Here's Why Utah Just Voted To Bring Back The Firing Squad (UPDATE)

March 11th 2015

Alex Mierjeski

Update -- 3/24/2015: Utah Governor Gary Herbert this week has signed the law reinstating the firing squad as a method for executions when lethal injection drugs are unavailable. Under the new legislation, inmates sentenced to death would be killed by a firing squad only if the state cannot acquire lethal injection drugs 30 days prior to the scheduled execution date.

"We regret anyone ever commits the heinous crime of aggravated murder to merit the death penalty and we prefer to use our primary method of lethal injection when such a sentence is issued," Marty Carpenter, a spokesman for Herbert's office, said in a statement Monday. "However, when a jury makes the decision and a judge signs a death warrant, enforcing that lawful decision is the obligation of the executive branch."

Update -- 3/11/2015: It appears Utah is one step closer to bringing back the controversial firing squad to exert the death penalty in cases where lethal injection fails. As the Associated Press reports, the vote passed the Utah Senate 18-10 yesterday after clearing the state House about a month ago. The legislation now awaits the Governor's signature. It currently remains unclear if Governor Gary Herbert will sign it.  

The move is the latest in a heated debate over alternative execution methods in the state. Back in November, lawmakers moved closer to lifting a decade-long statewide ban on the capital punishment method known as fusillading, or more commonly, death by firing squad.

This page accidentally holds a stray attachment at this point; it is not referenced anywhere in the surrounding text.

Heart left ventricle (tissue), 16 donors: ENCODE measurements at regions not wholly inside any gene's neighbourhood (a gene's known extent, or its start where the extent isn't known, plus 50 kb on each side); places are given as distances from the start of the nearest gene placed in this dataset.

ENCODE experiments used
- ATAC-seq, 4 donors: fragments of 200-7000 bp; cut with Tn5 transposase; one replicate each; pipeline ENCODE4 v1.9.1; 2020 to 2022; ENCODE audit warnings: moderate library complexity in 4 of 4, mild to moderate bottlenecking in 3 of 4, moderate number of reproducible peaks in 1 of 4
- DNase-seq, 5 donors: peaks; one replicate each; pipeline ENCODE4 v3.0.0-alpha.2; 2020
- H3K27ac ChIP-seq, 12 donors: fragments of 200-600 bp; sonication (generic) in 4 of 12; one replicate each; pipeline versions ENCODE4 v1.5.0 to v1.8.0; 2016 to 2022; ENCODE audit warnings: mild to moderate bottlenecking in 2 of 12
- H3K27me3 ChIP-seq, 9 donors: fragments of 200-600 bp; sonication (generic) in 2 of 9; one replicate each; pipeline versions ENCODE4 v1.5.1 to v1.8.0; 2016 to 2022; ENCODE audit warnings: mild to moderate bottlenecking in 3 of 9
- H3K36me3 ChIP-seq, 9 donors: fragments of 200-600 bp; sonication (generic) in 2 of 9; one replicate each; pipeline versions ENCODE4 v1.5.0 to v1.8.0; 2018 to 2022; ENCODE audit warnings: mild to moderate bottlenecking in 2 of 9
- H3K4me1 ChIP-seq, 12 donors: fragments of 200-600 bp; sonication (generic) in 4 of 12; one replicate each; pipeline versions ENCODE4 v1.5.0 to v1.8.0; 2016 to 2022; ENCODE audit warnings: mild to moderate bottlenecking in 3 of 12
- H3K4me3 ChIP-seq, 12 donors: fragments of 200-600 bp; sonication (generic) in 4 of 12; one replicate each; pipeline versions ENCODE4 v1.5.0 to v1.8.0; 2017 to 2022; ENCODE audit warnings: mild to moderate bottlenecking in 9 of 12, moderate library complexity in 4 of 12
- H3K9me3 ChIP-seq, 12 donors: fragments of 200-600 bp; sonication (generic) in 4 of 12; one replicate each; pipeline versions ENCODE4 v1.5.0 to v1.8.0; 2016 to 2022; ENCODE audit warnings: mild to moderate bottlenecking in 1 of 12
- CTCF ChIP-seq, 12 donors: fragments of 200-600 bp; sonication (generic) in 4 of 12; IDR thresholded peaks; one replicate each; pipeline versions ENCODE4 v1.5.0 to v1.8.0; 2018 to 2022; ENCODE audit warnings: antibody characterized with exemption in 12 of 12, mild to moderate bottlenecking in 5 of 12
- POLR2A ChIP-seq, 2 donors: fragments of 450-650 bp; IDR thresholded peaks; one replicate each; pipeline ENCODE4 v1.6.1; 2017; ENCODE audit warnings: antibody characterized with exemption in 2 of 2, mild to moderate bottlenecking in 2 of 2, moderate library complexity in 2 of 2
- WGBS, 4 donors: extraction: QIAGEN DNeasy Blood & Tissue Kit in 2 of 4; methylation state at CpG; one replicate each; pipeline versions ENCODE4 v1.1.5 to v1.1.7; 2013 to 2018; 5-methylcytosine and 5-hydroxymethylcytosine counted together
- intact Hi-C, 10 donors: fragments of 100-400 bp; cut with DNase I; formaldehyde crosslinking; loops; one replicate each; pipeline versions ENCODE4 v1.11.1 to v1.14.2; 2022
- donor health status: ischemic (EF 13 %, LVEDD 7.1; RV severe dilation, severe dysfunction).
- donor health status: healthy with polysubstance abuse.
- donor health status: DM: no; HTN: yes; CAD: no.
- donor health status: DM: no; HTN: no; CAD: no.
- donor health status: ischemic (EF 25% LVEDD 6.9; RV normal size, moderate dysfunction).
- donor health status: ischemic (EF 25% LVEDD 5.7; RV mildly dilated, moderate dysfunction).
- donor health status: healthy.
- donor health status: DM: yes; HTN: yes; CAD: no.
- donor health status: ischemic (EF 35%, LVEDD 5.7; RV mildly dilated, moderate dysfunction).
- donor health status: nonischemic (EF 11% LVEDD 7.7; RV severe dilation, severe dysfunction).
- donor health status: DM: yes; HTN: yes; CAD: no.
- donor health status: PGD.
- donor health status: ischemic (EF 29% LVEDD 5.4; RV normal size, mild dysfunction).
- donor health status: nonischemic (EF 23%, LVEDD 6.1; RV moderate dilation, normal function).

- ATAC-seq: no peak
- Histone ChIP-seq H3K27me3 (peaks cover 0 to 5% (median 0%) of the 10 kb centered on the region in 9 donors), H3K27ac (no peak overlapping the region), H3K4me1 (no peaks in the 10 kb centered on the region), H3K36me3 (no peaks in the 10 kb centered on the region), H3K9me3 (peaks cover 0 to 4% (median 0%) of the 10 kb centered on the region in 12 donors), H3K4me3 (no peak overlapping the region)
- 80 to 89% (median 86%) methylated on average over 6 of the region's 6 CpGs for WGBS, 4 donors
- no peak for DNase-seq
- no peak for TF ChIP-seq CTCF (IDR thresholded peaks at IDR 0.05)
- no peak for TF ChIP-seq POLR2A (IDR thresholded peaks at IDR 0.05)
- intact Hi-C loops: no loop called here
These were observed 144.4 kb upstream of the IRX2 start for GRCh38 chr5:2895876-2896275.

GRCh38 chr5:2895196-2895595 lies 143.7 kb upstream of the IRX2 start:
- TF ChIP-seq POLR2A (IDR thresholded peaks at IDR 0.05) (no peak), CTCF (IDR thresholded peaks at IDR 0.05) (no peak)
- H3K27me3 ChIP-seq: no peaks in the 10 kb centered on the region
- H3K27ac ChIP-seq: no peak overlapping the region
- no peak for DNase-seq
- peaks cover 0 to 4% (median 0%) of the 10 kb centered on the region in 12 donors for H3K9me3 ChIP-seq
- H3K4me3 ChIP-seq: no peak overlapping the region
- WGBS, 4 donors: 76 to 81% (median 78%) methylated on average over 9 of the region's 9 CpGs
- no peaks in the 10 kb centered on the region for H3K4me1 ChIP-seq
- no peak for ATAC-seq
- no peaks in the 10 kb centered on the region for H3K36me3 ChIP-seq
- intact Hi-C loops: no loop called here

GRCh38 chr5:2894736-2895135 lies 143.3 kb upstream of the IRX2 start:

Utah’s Clearfield Republican Representative Paul Ray introduced the bill last year, which would allow condemned criminals to be shot dead if the drugs required to administer lethal injection are not available within 30 days of the execution date. “The bill just says we have to have a backup,” Ray said, adding, “Hopefully, we never have to use it.” 

While a firing squad conjures sepia images of a Sergio Leone set—a blindfolded outlaw, cigarette dangling from his lips—the method was used as recently as five years ago, documented widely in cold, quietly unsettling press coverage. Although the option for inmates was removed in 2004 as Utah sought to sidestep unwanted media attention, those sentenced before that date can still choose to die by gunfire.

For myriad reasons, there is something innately chilling about the idea of a modern day, state-sanctioned firing squad. If it’s not the black chair fitted with restraining straps, flanked by stacks of black sandbags, it’s the sheer activeness of the simultaneous discharge of five identical rifle muzzles flashing through a slot in the wall; the target pinned by an executioner over the condemned person’s heart.

But it’s worth it to ask why a firing squad is any more horrid than the methods for which it could once again stand in place of. After all, how it compares to the increasingly problematic, accepted methods could actually be a small revelation for activists concerned with the details of the despicable practice.